For information about the Business Committee on Higher Education of the Institute for Emerging Issues, or for a copy of its recommendations, please visit the institute’s website or contact Michelle Goryn by email or by phone or 919.513.0803.
Under-representation of these populations within higher education is particularly significant in the very disciplines that are in highest demand, such as science, engineering and health care.
Philanthropy must contribute to helping college students connect classroom learning to options for career advancement and social mobility.
Funders should offer more internship opportunities within their own establishments and the nonprofits they support and actively participate in speaker series and other engagement opportunities on campus.
Business leaders must similarly commit to greater engagement with students and faculty on university and community college campuses through speaker series and mentorships, and provide on-site opportunities through internships and job shadowing.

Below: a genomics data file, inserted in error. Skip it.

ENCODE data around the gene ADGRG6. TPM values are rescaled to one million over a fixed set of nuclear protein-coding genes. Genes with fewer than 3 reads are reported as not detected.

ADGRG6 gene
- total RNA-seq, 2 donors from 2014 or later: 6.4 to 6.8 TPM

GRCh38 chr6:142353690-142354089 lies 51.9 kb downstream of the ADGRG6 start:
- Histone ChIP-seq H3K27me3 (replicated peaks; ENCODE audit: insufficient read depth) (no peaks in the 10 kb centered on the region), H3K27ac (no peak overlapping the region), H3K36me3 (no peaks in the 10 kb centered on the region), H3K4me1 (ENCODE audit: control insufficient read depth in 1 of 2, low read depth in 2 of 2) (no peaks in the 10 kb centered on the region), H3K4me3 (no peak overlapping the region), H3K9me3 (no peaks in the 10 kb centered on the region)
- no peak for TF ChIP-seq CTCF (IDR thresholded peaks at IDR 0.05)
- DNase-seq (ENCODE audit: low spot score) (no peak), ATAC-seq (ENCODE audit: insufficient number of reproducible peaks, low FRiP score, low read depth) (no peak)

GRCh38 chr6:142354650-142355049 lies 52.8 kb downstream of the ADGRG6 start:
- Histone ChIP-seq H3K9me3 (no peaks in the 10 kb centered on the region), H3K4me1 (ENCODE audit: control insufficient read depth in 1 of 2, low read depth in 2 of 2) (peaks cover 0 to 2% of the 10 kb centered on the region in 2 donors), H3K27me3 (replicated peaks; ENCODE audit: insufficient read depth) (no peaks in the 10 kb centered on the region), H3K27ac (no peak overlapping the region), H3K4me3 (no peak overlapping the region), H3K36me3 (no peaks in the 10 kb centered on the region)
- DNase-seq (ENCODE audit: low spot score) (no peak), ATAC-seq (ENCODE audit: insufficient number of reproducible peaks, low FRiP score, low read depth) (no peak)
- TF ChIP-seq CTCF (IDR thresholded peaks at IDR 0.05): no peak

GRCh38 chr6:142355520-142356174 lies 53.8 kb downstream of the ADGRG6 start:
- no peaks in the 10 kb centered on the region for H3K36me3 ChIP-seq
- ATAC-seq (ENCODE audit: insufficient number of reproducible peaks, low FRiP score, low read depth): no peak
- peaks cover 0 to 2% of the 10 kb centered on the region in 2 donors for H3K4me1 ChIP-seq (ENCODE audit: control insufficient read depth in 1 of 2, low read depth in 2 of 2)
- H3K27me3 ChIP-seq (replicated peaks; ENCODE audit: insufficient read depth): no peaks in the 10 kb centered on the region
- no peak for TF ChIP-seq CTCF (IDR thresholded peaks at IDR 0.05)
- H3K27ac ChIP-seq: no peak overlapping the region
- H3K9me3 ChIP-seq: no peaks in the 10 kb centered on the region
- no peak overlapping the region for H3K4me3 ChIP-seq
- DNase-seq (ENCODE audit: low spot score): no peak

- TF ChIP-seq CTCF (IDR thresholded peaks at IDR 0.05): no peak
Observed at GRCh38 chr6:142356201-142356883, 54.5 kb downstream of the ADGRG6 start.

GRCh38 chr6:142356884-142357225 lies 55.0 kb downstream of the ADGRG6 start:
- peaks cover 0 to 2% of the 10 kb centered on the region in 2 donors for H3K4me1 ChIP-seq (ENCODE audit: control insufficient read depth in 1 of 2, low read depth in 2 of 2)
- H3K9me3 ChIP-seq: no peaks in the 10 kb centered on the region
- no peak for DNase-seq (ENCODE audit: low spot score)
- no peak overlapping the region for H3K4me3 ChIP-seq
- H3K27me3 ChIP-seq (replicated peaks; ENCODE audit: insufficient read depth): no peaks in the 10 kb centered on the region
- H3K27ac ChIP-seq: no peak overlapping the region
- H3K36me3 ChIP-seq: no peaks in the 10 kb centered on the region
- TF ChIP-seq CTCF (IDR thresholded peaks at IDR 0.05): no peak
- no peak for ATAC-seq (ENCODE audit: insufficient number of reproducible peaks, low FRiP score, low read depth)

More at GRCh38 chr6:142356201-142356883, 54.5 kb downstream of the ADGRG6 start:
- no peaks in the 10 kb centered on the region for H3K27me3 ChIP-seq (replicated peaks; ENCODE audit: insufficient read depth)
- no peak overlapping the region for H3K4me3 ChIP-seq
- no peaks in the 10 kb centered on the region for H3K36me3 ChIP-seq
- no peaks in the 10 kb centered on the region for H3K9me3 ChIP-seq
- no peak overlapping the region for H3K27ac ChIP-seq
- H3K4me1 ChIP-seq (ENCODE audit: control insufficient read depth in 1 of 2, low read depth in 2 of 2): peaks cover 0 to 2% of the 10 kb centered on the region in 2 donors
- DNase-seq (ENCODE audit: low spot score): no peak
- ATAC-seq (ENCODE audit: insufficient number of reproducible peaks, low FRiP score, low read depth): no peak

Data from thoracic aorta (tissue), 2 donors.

The business committee’s third recommendation calls for an expansion of delivery options to better reach and foster lifelong learning among all populations and across all regions of the state.
This means not only offering more courses online, but also exploring such mechanisms as partnerships with trade organizations to provide training in places other than a traditional campus.
For such measures to truly create new learning opportunities in our state, funders must support the development of innovative training mechanisms that are available and affordable to low-income, rural and minority populations.
The fourth recommendation recognizes the folly of any conversation about higher education that fails to address the link between higher education and K-12 education.
It calls for increased awareness about career options and job skills within the broader K-12 community, including students, parents, teachers and counselors.